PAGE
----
Jess @43: You are right about the two car issue. We have a 4WD and a small car. We do most of our driving in the small car and tend to use the 4WD when the small car isn’t available or can’t do the job. If we had to go back to one car we would probably keep the 4WD so our total fuel consumption would go up considerably. Paying some of the fixed costs via a higher fuel tax makes sense for numerous reasons.

  43. Jumpy: I haven’t looked into it in detail, but there seems to be a ‘free lunch’ claim in their numbers. I just don’t see how an engine + a whole bunch of viscous dissipation can be more efficient at recovering energy from compressed air than an engine by itself.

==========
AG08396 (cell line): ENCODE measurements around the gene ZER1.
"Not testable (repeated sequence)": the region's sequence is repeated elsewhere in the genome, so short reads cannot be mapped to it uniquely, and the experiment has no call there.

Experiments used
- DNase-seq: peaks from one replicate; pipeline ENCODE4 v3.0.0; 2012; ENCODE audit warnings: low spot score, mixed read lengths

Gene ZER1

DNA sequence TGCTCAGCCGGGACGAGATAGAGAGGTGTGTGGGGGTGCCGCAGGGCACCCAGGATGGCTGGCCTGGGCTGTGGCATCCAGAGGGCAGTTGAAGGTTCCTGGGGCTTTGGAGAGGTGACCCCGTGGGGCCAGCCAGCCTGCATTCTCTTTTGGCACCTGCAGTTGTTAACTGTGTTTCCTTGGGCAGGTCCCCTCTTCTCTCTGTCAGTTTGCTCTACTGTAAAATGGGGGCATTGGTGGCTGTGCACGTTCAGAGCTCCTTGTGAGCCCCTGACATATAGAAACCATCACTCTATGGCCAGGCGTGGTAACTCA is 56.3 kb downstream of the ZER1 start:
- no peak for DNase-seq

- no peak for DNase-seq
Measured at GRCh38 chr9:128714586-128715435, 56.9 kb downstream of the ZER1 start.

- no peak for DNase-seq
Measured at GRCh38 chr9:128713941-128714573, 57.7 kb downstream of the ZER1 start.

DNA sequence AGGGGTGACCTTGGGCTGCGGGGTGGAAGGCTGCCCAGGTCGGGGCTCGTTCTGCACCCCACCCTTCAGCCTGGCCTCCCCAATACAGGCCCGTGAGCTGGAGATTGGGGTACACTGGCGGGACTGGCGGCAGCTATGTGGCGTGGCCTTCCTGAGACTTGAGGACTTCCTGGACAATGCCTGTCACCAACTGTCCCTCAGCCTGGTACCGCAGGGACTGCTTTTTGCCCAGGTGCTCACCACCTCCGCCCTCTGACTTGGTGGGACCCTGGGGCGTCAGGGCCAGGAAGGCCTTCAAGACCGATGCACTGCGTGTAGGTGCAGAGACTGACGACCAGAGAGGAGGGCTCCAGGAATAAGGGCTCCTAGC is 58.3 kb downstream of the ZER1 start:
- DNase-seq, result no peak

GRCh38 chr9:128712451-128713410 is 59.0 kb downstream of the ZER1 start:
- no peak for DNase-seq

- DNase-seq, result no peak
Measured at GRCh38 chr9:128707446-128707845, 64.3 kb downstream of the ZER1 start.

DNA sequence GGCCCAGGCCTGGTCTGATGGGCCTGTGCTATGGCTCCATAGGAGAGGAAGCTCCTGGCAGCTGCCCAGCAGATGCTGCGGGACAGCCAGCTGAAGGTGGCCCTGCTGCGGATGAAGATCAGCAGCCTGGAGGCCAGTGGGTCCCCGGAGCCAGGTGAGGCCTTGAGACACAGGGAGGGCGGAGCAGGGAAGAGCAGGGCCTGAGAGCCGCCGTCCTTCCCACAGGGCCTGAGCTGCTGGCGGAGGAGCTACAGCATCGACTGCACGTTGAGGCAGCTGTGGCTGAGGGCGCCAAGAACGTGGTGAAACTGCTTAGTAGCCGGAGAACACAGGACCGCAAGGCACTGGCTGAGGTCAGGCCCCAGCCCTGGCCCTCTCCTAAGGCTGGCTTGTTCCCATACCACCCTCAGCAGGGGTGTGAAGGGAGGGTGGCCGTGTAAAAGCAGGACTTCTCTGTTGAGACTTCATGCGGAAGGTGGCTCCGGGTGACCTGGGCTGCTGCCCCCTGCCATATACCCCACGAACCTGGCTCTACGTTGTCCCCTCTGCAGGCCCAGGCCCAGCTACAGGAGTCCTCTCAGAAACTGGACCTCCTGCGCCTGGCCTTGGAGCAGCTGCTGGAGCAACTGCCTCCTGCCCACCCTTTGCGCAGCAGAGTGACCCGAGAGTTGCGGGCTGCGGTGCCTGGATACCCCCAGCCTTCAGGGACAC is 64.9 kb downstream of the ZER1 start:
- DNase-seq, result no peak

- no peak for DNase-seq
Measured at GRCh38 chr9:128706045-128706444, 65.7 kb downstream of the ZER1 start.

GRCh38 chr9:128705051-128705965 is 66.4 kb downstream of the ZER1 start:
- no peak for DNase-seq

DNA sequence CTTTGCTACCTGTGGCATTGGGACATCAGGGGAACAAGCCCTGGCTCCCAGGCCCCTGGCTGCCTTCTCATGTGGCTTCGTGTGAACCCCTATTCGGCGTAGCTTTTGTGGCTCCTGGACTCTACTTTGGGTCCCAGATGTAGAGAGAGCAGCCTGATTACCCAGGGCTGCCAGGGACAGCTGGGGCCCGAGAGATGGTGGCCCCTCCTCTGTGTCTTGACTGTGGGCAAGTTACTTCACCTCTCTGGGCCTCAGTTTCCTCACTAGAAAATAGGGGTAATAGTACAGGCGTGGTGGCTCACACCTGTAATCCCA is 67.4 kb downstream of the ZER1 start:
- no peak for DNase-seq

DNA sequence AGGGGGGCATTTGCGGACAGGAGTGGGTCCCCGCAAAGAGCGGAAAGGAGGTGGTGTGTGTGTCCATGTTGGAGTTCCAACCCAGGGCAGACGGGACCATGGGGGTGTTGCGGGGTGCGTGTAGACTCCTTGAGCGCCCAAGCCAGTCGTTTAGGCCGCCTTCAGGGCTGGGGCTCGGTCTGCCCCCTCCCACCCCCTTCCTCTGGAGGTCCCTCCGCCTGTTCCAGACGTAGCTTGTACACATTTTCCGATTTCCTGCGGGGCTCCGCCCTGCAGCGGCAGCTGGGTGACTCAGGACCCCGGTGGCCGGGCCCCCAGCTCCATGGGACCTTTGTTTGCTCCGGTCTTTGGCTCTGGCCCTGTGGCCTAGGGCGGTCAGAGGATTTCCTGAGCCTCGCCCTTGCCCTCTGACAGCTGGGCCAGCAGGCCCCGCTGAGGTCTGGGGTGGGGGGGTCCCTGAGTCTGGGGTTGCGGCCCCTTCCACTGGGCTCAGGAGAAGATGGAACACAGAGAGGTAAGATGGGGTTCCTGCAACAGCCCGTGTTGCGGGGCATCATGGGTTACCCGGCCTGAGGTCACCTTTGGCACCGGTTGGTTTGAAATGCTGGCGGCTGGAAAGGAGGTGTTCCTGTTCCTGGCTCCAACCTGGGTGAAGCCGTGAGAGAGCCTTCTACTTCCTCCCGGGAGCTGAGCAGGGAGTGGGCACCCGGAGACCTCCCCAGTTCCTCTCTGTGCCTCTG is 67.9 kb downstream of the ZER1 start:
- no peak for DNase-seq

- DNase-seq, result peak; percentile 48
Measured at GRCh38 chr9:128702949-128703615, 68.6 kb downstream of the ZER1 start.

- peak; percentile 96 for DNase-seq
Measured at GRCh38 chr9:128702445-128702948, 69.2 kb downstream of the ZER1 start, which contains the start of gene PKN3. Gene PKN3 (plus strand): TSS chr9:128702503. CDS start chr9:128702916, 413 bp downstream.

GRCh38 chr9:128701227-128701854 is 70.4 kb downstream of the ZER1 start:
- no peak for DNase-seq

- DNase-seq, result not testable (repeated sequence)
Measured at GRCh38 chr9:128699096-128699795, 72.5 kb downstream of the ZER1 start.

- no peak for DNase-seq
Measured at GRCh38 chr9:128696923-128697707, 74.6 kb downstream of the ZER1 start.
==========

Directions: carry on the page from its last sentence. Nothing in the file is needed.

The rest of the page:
44. Jumpy: Sorry, just re-read my comment and maybe I was misunderstood. I’m not talking about the problems of using compressed air as a storage mechanism (although it’s not very energy-dense).

    I just don’t understand how the contraption that you linked to first would be in any way an efficient mechanism for recovering the stored energy.

  45. Jess@52

    Because it introduces another form of natural energy to assist and improve its efficiency.

    I’m not saying it’s the answer to the global energy supply, but in places like Emerald with Fairbairn dam , it worth a pilot and feasibility study.

    I think the future energy “cake” won’t be eaten in 1 bite, but a lot of local nibbles.

    His letter to Obama is a good summery,

  46. Ocean Acidification: Fatal to Fish